Advocate Ngcukaitobi SC’s response is technically correct but falls short of satisfying the precepts of fairness and justice.

Arguably, the unconstitutional decision by the Constitutional Court to sentence Zuma has come to haunt the apex court. It is inescapable that in deciding whether the IEC is correct in barring Zuma from being a member of Parliament, the apex court may be forced to reinterpret its own decision.

In doing so, it becomes both a referee and a player. However, it is unlikely that the justices would reconsider their position. Judges are not known to acknowledge that they may have erred.

We should disabuse ourselves of the notion that judges are inherently objective in determining matters before them. Contrary to popular belief, judges bring to the bench their personal, racial, historical and ideological predispositions and experiences in determining matters before them.

A case in point is a matter involving the removal of street names associated with the system of apartheid. In 2016, a majority judgment comprising Mogoeng CJ, Moseneke DCJ, Bosielo AJ, Jafta J, Khampepe J, Madlanga J, Mhlantla J, Nkabinde J and Zondo J supported the removal of old street names by the Tshwane Municipality to pave the way for street names that recognised the heroes and heroines of previously disadvantaged people.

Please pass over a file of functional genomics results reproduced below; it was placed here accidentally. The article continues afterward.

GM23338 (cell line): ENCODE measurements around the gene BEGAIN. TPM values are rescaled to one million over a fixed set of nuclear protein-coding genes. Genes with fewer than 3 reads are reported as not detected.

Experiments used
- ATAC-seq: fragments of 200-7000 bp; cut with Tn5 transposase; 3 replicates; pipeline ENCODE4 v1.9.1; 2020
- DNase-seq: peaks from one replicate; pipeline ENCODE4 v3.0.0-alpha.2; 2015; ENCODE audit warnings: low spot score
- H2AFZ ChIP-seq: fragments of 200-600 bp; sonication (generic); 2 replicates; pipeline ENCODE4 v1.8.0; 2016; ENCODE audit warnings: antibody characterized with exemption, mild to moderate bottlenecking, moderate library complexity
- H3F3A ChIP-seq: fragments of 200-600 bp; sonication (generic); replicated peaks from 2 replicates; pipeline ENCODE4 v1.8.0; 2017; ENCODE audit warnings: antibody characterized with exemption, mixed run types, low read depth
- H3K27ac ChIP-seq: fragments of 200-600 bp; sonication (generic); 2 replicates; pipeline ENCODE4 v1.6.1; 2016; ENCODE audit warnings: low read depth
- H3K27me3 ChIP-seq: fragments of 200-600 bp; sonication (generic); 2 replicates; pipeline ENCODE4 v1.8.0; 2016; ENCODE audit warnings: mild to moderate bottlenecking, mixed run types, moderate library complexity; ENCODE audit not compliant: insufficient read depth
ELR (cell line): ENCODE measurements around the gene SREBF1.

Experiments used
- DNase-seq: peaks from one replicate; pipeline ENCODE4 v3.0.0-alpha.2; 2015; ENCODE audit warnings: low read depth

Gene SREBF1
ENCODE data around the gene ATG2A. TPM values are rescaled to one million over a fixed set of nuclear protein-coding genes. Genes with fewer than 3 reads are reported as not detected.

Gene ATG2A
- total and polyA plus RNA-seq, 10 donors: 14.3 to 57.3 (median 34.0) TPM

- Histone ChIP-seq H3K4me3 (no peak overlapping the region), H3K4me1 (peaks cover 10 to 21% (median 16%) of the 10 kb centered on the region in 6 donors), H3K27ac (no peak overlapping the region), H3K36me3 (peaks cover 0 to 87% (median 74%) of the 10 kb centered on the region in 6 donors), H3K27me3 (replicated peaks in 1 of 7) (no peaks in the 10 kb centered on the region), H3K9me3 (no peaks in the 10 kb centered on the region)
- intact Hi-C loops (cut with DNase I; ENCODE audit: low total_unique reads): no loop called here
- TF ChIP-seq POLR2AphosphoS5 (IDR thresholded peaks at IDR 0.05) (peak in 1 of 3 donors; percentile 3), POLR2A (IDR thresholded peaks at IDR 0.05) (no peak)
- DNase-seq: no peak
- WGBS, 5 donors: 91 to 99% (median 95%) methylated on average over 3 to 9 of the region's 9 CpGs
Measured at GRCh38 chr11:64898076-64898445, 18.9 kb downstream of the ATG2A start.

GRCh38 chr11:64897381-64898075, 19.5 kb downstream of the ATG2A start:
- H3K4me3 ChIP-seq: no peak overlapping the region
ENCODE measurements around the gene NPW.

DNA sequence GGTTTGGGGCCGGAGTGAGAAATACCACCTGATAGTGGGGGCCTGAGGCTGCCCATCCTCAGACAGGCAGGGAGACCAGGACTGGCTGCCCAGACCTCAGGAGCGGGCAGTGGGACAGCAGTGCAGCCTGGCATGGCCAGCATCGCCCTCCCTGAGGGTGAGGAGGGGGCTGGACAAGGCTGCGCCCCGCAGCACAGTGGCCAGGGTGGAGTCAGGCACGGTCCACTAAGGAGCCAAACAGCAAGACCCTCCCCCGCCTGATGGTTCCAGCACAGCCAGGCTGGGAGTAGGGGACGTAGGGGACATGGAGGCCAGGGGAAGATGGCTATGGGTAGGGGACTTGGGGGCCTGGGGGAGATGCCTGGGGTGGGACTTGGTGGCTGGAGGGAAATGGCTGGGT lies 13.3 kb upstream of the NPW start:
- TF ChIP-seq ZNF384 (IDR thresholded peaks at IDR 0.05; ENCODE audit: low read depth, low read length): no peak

Froneman J and Cameron J, both white, disagreed with the judgments written by Mogoeng CJ (first judgment) and Jafta J (third judgment). Top of mind for AfriForum was the “need to protect the constitutional right of the Afrikaner people to enjoy their culture and to avert the irreparable harm that could flow from the removal of the old street names”.

In determining the eligibility of Zuma to stand for membership of the national assembly, the Electoral Court paid attention to the proviso in S47 (1) (e) that “no one may be regarded as having been sentenced until an appeal against the conviction or sentence has been determined, or until the time for an appeal has expired”.

The Electoral Court contended that “a fundamental tenet of statutory interpretation is that the words in a statute must be given their ordinary grammatical meaning, unless to do so would result in an absurdity”.

It concluded that “courts should not unduly strain the reasonable meaning of words when doing so”. It needs to be emphasised that Zuma was effectively denied the right to appeal both his convictions and sentence. The remark by Professor Brian Williams is worth repeating. In his words, the unappealable sentencing of Zuma cuts into the arteries of democracy (Cape Argus, July 9, 2021). Williams is understandably outraged.

“How can Zuma, an accused person found guilty of a ‘contempt of court offence’ have [fewer] rights than murderers and child molesters? How can there be such raucous public celebration of this antagonistic contradiction, which lacks a crucial justice and peace balance? This ruling cuts into the arteries of our constitutional democracy,” he said.

Whichever way the Constitutional Court rules, we are in deep trouble for as long as there is no correction to the detention without trial precedent-setting judgment. If it can happen to Zuma, it will certainly happen to you. Nothing prevents the Constitutional Court from invoking this ruling against any one of us. Be very afraid. We are on a slippery road to judicial tyranny.

Professor Sipho Seepe is an independent political analyst.